For those who do not accept my interpretation that the IPCC wants America to solve global warming by reverting our economy to look just like India’s, check out this article from Reuters (ht: Reference Frame)
French towns worried about fuel prices, pollution and striking transport workers need look no further than the horse.
Horses are a possible alternative for vehicles such as school buses and refuse trucks, say groups eager to pick up on global concerns about eco-friendly transport.
"It’s all about sustainable development and bringing some humanity back to today’s monotonous, machine-driven jobs," Stephane de Veyrac, from the French National Stud Organisation, said at this week’s annual conference of French mayors.
De Veyrac’s group says it is the first in France to offer consulting on a wide range of horse-powered vehicles that could also haul bottles and aid street sweeping.
"It is a serious alternative — horses are already in use in over 70 towns as replacements for gasoline- and diesel-powered service vehicles," said de Veyrac, pointing to the ‘Hippoville’ prototype parked in the exhibition hall….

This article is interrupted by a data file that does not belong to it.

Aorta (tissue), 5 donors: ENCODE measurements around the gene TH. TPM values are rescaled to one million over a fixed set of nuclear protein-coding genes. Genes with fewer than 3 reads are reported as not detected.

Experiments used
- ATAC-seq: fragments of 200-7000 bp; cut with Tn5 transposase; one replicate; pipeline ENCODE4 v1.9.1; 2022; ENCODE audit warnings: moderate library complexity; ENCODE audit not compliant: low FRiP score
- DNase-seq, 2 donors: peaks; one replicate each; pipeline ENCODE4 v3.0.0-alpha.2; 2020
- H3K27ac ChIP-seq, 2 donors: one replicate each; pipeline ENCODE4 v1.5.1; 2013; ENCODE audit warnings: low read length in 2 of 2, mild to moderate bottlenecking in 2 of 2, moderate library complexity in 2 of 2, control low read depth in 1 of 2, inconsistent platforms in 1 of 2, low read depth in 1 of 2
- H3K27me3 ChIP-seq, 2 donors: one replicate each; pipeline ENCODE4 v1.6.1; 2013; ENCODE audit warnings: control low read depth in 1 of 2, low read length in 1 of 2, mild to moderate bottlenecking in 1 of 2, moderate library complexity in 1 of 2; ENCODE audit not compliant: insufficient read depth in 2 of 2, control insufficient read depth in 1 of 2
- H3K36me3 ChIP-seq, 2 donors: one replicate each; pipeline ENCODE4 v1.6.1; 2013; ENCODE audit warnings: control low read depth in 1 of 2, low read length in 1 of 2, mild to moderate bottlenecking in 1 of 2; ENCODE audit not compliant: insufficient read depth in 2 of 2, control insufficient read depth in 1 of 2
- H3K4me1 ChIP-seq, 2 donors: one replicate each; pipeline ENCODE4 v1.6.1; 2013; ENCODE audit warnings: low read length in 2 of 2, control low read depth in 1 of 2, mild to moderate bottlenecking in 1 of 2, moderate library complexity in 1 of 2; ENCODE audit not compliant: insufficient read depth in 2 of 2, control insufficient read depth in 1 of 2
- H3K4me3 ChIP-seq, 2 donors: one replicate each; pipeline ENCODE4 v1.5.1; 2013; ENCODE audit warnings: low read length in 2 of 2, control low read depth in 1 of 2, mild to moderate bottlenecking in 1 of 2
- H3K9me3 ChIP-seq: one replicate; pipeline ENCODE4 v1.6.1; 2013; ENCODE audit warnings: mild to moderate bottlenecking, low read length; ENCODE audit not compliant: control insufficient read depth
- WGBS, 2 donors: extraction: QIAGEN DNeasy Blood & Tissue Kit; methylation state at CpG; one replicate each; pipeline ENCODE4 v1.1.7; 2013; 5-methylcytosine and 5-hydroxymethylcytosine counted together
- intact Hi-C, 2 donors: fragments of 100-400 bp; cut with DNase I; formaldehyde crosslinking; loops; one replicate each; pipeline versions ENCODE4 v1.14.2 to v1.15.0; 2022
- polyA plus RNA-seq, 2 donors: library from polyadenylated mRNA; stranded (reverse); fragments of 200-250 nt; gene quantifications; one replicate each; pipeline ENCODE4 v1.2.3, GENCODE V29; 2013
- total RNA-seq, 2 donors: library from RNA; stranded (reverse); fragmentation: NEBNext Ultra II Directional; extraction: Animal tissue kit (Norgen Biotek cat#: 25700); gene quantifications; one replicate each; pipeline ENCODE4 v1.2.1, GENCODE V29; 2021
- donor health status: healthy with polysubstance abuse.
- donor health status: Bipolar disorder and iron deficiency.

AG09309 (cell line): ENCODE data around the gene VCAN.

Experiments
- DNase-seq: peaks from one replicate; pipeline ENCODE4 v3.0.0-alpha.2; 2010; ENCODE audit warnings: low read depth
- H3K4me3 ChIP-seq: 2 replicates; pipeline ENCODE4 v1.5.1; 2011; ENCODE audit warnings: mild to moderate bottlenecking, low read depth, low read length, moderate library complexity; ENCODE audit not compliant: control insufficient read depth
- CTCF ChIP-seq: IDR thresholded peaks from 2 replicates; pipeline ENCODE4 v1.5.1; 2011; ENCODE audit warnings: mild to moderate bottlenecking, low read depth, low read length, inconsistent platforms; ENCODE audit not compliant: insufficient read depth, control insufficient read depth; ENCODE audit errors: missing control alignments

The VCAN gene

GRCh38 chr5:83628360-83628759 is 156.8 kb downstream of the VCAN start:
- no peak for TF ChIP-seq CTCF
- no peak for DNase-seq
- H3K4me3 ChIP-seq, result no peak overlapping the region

Studies about cost and overall carbon footprint are still underway but supporters say the animals beat cars and trucks on a number of criteria, especially for transport work requiring frequent stops over short distances, like emptying trash bins.
Here is a related thought from the Anti-Planner (empahsis added):
Many planning advocates take it for granted that sprawl and auto driving are inherently unsustainable. McShane shows just how this attitude can go when he describes Halle Neustadt, which some Swedish urban planners once described as “the most sustainable city in the world.”
McShane here refers to some field work done by the Antiplanner. To make a long story short, what made Halle Neustadt “sustainable” was poverty, and as soon its residents gained some wealth, many of them moved out and most of the rest bought automobiles, turning the cities many greenspaces into parking lots.
And, oh by the way, the urban planning ideas don’t even work:
Owen then turns to climate change, which he describes as the last gasp of smart growth. Smart growth, he notes, “has always been a policy in search of a justification, a solution in search of a problem.” Now, in climate change, smart-growth advocates hope they have found such a problem.
One difficulty, McShane notes, is that there is no guarantee that smart growth is really more greenhouse-friendly than ordinary sprawl. Depending on load factors, Diesel trains can emit more greenhouse gases per passenger mile than autos, and concrete-and-steel high-rise condos can emit more CO2 than wood homes.